'Smart Drug' side effects?

Is there a cost to boosting your IQ with drugs?
20 November 2012

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Teo Gibson and Ryan Chown asked:

What effect do these cognitive enhancer drugs have on the teenage brains?”


We put this question to Barbara Sahakian, from the University of Cambridge...

Barbara -   Yes, well that’s an extremely important point because I'm very concerned about the use of these drugs in healthy children.

So for instance, if you have attention deficit hyperactivity disorder ADHD, it’s very important if you got severe ADHD that you get a treatment that’s effective like methylphenidate or Ritalin because if you don’t, it will impact on your ability to perform well at school and have a good normal education.  So, you do need a treatment in order to do well at school and to obviously also make friends behaviourally, and so forth.  So, it’s really important that if you’ve got severe ADHD, you get a treatment.

But then we have to ask, “Well, what are these effects when healthy people are taking these drugs on the developing brain?”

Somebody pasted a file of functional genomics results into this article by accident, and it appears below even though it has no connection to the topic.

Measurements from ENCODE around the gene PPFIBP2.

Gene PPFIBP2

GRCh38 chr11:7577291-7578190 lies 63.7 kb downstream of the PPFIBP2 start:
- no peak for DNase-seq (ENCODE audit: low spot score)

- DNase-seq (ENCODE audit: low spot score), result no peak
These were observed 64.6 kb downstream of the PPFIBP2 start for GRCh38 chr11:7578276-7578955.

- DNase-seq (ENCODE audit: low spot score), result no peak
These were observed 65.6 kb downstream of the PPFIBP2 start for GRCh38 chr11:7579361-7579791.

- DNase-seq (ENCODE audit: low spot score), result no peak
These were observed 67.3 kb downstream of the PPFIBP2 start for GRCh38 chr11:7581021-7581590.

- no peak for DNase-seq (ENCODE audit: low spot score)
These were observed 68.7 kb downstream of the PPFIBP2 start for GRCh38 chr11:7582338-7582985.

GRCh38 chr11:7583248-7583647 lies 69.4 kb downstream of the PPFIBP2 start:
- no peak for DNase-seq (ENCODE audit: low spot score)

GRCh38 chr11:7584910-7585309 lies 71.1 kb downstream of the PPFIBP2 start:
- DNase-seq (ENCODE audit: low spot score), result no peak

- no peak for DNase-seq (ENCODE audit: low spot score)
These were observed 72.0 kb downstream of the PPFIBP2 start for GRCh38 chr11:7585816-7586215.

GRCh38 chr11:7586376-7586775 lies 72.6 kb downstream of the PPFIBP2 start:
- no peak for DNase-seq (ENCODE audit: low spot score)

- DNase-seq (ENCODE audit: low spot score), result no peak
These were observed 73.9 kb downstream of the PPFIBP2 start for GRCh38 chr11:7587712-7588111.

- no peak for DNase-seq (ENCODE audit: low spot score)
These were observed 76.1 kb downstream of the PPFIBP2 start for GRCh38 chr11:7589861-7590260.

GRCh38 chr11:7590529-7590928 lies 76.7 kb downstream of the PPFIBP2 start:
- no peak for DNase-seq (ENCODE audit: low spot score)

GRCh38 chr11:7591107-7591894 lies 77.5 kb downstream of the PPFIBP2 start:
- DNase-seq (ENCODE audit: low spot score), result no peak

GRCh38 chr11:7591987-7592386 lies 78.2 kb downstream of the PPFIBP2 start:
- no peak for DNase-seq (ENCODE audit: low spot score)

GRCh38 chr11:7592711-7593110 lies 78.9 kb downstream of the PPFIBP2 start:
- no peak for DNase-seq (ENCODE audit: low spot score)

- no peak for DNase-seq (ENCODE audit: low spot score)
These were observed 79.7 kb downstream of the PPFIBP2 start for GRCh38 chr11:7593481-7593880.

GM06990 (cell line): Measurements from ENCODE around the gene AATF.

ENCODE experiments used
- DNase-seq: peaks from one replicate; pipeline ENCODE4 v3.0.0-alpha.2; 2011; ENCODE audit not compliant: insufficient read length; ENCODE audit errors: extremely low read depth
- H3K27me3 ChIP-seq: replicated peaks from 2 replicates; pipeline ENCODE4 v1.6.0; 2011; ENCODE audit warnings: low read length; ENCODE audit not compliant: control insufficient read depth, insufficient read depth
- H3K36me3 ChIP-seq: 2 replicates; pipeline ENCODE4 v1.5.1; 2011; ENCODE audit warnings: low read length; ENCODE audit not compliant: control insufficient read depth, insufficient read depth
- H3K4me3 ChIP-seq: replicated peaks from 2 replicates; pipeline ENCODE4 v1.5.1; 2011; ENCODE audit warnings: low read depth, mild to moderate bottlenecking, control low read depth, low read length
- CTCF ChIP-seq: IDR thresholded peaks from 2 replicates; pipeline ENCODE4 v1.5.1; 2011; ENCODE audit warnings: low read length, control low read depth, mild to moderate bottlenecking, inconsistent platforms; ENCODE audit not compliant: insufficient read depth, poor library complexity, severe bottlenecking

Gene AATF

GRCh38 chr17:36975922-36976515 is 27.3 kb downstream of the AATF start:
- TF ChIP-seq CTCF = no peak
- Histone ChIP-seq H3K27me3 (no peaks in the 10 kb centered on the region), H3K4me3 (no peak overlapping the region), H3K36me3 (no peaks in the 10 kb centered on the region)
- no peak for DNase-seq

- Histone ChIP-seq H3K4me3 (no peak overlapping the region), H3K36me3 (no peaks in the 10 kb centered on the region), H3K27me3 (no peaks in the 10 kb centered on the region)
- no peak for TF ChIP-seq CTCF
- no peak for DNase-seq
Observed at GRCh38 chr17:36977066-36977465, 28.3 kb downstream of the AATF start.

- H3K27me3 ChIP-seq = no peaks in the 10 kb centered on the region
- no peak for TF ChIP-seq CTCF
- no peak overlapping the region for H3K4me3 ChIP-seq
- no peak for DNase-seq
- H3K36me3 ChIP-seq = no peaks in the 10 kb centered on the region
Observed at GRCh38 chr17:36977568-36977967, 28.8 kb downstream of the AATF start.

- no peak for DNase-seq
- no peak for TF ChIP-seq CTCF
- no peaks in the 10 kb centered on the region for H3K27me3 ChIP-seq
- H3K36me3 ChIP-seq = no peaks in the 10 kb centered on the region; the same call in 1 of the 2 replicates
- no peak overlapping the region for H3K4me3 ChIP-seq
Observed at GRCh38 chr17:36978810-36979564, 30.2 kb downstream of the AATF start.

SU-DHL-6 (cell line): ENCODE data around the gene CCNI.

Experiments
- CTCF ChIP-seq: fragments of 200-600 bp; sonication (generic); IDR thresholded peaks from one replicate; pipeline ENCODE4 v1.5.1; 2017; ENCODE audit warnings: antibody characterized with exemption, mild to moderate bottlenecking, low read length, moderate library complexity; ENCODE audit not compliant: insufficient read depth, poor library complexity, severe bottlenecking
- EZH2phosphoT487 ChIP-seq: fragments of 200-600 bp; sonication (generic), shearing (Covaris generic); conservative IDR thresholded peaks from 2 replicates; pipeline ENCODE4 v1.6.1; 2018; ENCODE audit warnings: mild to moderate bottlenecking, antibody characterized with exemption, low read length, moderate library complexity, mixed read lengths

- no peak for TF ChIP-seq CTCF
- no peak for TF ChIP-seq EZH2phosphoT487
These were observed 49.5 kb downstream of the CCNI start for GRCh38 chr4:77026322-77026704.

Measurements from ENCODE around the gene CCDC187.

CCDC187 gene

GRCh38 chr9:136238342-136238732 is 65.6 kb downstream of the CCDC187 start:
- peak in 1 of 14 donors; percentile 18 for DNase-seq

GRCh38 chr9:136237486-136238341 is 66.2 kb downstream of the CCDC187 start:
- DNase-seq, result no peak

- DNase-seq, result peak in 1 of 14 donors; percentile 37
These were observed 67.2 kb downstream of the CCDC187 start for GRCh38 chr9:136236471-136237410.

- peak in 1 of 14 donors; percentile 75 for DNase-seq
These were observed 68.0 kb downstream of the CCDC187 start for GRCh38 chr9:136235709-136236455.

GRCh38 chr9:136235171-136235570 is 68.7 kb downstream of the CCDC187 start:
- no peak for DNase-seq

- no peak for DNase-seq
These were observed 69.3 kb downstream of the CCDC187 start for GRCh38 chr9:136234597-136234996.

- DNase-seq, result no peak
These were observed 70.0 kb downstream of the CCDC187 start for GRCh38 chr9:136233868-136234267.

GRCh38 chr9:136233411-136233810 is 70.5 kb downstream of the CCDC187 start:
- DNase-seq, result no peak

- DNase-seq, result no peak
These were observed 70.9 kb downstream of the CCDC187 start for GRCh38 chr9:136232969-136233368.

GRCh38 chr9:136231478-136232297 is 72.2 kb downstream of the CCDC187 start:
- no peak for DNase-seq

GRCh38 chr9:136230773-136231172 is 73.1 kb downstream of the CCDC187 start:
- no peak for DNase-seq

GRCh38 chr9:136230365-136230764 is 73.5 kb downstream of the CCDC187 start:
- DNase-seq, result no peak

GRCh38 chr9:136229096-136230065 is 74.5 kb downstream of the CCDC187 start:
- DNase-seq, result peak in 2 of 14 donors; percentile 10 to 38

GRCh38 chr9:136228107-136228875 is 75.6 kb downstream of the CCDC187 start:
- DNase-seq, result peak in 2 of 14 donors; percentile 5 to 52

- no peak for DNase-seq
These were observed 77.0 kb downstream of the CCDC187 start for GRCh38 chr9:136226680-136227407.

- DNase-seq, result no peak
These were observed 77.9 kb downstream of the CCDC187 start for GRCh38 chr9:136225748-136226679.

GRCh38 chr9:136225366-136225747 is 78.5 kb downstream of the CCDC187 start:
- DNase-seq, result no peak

Really elegant work at the National Institute of Mental Health led by Jay Giedd and others - it shows that our brains are still in development well into late adolescence, early young adulthood, so even up to the age of 25 years.  So, we have to ask the question, what are the effects of these drugs on a healthy developing brain?  What is the influence?  Will we be tampering with something that’s already set to function really well and normally and will we have a disadvantage later on?

So, I think we really have to be concerned about young people who are healthy, taking these drugs.  And in particular, the frontal lobes are in development later on, and so, they're very important for our cognitive control and executive function, memory, various forms of working memory, and also for planning and executive functions such as problem solving.  So, we don’t want to tamper with something that’s already functioning quite well.


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